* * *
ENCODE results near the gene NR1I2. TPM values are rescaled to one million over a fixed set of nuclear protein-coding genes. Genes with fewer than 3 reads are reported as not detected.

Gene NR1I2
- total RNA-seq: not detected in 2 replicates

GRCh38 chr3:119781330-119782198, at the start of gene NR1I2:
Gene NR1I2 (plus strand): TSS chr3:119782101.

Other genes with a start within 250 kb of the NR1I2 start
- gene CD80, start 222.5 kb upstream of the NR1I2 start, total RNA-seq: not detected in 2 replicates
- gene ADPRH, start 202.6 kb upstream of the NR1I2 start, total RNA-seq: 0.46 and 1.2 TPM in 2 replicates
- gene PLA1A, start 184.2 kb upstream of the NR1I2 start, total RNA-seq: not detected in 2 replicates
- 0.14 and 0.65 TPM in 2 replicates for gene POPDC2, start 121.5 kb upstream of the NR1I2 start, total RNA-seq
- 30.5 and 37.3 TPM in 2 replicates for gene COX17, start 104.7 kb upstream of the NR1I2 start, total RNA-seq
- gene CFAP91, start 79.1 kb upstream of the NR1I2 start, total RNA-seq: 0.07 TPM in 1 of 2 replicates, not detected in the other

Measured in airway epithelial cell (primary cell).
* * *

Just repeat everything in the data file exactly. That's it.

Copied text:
ENCODE results near the gene NR1I2. TPM values are rescaled to one million over a fixed set of nuclear protein-coding genes. Genes with fewer than 3 reads are reported as not detected.

Gene NR1I2
- total RNA-seq: not detected in 2 replicates

GRCh38 chr3:119781330-119782198, at the start of gene NR1I2:
Gene NR1I2 (plus strand): TSS chr3:119782101.

Other genes with a start within 250 kb of the NR1I2 start
- gene CD80, start 222.5 kb upstream of the NR1I2 start, total RNA-seq: not detected in 2 replicates
- gene ADPRH, start 202.6 kb upstream of the NR1I2 start, total RNA-seq: 0.46 and 1.2 TPM in 2 replicates
- gene PLA1A, start 184.2 kb upstream of the NR1I2 start, total RNA-seq: not detected in 2 replicates
- 0.14 and 0.65 TPM in 2 replicates for gene POPDC2, start 121.5 kb upstream of the NR1I2 start, total RNA-seq
- 30.5 and 37.3 TPM in 2 replicates for gene COX17, start 104.7 kb upstream of the NR1I2 start, total RNA-seq
- gene CFAP91, start 79.1 kb upstream of the NR1I2 start, total RNA-seq: 0.07 TPM in 1 of 2 replicates, not detected in the other

Measured in airway epithelial cell (primary cell).